The Bill proposes to change the defence to one of ‘reasonableness.’ That is, the employer will now need to establish that they ‘reasonably believed’ that the contract was a contract for services to defend a sham contracting claim.
The Bill proposes to introduce ‘subjection to family and domestic violence’ as a protected attribute within sections 351 and 772 of the FW Act. This change would make it unlawful for an employer to take ‘adverse action’ against, or terminate, an employee on the basis that they are or were subjected to family or domestic violence.
Criminal offences and increased penalties
The Bill proposes to introduce a new criminal offence in the FW Act for intentional wage theft. Body corporates who commit a wage theft offence will be exposed to a maximum fine of up to three times the amount of the underpayment or $7,825,000 (whichever is the greater). Individuals could be exposed to 10 years’ imprisonment or a fine.
Under the Bill increased civil pecuniary penalties are imposed. For civil contraventions that relate to an underpayment the penalties will increase fivefold (up to $4,695,000 for a ‘serious contravention’ on the part of a body corporate), and enable the maximum penalty for a contravention to be up to three times the value of any associated underpayment.
The Bill also proposes to introduce an industrial manslaughter offence into the Commonwealth Work Health and Safety Act 2011.
The Bill further proposes to increase the penalty amounts under the WHS Act by 39%, as well as ensure penalties maintain their real value by increasing in line with the CPI.
Union delegates and right of entry
The Bill proposes to require that modern awards and all new enterprise agreements contain a term that deals with workplace delegates’ rights. These terms must include: a right to represent members within their workplace, rights to reasonable access to paid time off for training, and reasonable access to the workplace and its facilitates to advance their members’ industrial interests.
Under the proposals, delegates’ rights will be workplace rights. An employer will be in contravention of the general protections provisions if adverse action is taken because of the exercise of delegates’ rights.
The Bill also proposes to amend the existing right of entry scheme in Part 3-4 of the FW Act. Currently, the FW Act provides that the FWC may issue an exemption certificate to a permit holder in relation to the giving of notice to enter a workplace to investigate a suspected contravention of the FW Act. It is proposed that the grounds for the issue of an exemption certificate be expanded to include circumstances where the FWC is satisfied that the suspected contravention involves the underpayment of wages or other monetary entitlements.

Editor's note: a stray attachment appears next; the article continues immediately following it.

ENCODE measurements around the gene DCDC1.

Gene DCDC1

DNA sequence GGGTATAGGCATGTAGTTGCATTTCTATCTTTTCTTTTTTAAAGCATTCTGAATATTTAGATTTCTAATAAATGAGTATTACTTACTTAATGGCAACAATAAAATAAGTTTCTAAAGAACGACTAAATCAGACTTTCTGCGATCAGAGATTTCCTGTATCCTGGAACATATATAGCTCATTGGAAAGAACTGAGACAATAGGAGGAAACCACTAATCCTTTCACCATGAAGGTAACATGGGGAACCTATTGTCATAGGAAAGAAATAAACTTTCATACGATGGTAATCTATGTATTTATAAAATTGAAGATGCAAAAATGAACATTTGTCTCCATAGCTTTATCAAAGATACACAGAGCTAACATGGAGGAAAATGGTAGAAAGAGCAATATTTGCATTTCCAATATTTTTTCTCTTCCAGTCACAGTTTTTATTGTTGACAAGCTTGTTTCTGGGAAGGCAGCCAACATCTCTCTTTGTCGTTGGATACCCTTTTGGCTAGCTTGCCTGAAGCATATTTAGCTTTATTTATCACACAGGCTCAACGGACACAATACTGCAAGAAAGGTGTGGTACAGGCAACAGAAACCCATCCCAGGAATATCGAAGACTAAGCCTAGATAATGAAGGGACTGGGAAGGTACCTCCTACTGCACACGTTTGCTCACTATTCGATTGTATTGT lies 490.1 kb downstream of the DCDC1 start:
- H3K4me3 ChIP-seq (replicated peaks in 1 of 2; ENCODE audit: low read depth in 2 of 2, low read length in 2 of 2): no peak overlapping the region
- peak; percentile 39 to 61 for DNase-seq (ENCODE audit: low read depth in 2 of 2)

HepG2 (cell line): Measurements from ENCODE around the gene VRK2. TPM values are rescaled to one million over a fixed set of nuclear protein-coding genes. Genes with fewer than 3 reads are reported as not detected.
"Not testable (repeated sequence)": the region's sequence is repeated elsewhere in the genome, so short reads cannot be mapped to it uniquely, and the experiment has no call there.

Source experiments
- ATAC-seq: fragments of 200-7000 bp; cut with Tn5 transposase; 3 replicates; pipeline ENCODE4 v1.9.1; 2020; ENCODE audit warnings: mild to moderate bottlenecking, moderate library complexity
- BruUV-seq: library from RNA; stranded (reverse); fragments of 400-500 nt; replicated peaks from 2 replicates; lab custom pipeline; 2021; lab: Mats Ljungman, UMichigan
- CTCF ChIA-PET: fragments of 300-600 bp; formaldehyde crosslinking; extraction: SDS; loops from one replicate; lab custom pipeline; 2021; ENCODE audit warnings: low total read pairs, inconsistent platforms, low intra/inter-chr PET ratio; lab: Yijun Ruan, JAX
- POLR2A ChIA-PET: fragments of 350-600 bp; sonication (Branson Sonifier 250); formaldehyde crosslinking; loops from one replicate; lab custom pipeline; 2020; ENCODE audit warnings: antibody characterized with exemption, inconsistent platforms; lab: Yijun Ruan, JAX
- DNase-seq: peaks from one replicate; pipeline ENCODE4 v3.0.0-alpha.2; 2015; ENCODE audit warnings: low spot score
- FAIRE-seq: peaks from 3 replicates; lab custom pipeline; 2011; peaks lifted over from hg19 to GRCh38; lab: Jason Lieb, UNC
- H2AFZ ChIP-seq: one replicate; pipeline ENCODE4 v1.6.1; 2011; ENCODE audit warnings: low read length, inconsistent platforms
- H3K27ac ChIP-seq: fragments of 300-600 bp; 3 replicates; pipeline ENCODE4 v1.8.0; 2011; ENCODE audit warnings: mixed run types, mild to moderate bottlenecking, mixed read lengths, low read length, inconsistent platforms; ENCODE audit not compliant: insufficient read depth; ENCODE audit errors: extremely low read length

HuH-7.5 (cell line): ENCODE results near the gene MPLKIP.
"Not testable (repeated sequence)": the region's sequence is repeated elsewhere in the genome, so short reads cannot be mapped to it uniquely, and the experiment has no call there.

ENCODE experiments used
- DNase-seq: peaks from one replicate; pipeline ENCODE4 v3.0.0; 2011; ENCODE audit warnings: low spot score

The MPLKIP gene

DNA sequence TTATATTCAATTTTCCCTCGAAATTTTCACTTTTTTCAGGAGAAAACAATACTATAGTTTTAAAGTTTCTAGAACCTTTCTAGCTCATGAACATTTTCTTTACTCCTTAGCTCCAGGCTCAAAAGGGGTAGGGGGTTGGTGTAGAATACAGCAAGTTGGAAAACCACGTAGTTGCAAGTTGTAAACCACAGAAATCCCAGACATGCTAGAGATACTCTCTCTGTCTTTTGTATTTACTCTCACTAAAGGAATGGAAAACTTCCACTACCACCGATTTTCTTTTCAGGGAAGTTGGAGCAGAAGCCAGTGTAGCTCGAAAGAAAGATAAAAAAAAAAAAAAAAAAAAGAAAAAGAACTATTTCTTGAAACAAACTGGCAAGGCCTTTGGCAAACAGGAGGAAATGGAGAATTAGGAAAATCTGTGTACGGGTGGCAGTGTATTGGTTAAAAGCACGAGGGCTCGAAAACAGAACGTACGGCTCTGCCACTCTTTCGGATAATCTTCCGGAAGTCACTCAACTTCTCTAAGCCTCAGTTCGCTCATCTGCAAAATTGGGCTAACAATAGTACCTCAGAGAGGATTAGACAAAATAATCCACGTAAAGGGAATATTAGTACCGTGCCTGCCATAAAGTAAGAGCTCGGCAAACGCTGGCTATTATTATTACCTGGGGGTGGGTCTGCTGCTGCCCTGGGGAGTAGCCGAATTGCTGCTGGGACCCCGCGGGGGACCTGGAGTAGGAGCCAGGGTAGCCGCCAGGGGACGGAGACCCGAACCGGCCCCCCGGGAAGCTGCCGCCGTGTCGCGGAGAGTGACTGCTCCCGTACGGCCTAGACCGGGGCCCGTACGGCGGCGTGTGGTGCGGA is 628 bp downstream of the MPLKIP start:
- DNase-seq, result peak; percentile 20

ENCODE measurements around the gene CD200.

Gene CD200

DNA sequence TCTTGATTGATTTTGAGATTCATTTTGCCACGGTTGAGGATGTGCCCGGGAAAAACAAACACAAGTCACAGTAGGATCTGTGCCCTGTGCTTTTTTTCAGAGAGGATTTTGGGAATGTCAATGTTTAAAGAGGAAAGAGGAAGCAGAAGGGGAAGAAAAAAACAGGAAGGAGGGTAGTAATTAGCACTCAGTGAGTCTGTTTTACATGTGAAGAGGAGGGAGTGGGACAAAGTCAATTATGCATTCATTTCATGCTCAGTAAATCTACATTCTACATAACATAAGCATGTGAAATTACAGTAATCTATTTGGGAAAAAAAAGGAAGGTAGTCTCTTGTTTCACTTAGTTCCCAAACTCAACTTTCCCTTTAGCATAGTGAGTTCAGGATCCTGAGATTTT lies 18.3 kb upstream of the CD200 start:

Key takeaways for employers
- If the proposed amendments to the Fair Work Act are made, business will have to carefully consider their labour arrangements that involve the use of labour hire, casual employees or independent contractors.
- The costs of accessing labour hire arrangements for many business will likely increase as a consequence of the proposed regulated labour hire arrangement orders. This will mean that business will carefully have to consider whether the use of labour hire arrangements will be operationally and / or commercially viable.
- Employers can no longer rely primarily on the contract of employment to classify employment and contracting arrangements. The proposed changes to the definitions of ‘casual employees’, ‘employee’ and ‘employer’ will mean that employers will lack certainty regarding whether the arrangements they entered into at the commencement of the relationship will remain in place for the duration of the relationship. Employers will need to review their contractual arrangement and ensure that in practice, the parties are acting consistently with a casual employment relationship or independent contractor relationship (as relevant).
- Organisations with a large cohort of independent contractors may have to adjust to greater regulatory oversight of their workforce by the FWC and may also face increased claims before the FWC.
- To avoid the substantial fines associated with wage theft and wage exploitation, employers will need to rigorously audit their payroll processes to ensure employees are and will continue to be paid accurately.
On 7 September 2023, the Senate referred the provisions of the Bill to the Education and Employment Legislation Committee for inquiry and report by 1 February 2024.
This means that the amendments proposed by the Bill will not come into effect until after February 2024 at the earliest.
The Bill foreshadows that, if passed, some of the provisions would not come into effect until 1 July 2024. This includes the provisions dealing with the definition of casual employment and the new casual conversion pathway; the provisions relating to ‘regulated workers’ and the introduction of ‘industrial manslaughter’ offence under the Work Health and Safety Act 2011 (Cth). Other provisions would come into effect after Royal Assent.
Senate hearings in relation to the Bill commence this week. We will provide further updates on the progression of the Bill. In the meantime, we urge all employers to familiarise themselves with the Bill and consider the potential impacts for their businesses.